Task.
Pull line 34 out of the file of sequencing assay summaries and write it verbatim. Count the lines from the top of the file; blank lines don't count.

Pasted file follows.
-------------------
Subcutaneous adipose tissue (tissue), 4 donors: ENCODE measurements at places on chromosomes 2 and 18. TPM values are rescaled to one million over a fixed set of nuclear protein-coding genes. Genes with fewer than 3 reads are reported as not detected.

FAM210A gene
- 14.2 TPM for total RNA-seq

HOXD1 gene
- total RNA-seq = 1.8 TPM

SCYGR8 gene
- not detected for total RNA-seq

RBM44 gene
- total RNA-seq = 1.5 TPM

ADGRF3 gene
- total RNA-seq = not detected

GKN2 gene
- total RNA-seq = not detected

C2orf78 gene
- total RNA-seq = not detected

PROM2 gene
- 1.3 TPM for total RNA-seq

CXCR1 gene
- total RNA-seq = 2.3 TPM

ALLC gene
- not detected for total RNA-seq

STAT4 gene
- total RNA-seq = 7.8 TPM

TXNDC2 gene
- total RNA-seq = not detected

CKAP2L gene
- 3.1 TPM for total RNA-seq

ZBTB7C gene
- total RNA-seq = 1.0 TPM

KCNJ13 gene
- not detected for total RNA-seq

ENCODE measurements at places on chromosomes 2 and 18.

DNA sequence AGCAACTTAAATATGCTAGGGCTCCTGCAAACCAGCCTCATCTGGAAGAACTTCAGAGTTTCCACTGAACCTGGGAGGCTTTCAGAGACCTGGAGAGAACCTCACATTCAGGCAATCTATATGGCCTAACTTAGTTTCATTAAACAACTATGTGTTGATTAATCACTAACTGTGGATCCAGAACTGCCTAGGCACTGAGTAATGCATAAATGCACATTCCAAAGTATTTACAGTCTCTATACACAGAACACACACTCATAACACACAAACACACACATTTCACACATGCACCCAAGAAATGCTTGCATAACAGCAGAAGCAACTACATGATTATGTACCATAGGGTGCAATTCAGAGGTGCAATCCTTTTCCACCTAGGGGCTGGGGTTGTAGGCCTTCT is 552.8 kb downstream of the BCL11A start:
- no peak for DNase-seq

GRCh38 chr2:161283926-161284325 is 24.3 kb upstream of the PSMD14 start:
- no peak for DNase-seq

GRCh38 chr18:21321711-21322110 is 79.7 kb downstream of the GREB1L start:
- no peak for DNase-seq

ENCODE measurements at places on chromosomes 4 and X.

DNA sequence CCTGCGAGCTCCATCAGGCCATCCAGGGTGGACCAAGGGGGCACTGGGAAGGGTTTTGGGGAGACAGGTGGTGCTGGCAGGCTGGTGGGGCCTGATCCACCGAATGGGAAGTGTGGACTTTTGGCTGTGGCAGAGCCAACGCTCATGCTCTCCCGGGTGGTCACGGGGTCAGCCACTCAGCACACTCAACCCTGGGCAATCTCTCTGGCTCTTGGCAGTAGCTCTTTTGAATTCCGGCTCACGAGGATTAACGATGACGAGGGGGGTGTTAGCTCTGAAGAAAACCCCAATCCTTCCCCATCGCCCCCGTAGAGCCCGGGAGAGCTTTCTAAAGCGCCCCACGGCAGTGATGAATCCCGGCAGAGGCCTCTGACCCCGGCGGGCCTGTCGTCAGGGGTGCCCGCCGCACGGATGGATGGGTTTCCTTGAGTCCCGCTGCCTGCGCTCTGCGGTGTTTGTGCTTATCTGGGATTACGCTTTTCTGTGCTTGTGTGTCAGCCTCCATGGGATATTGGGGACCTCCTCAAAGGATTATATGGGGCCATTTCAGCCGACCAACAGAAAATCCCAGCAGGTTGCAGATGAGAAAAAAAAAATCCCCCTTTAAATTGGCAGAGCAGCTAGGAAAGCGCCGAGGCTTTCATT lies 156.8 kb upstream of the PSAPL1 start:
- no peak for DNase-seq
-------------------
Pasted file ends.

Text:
- no peak for DNase-seq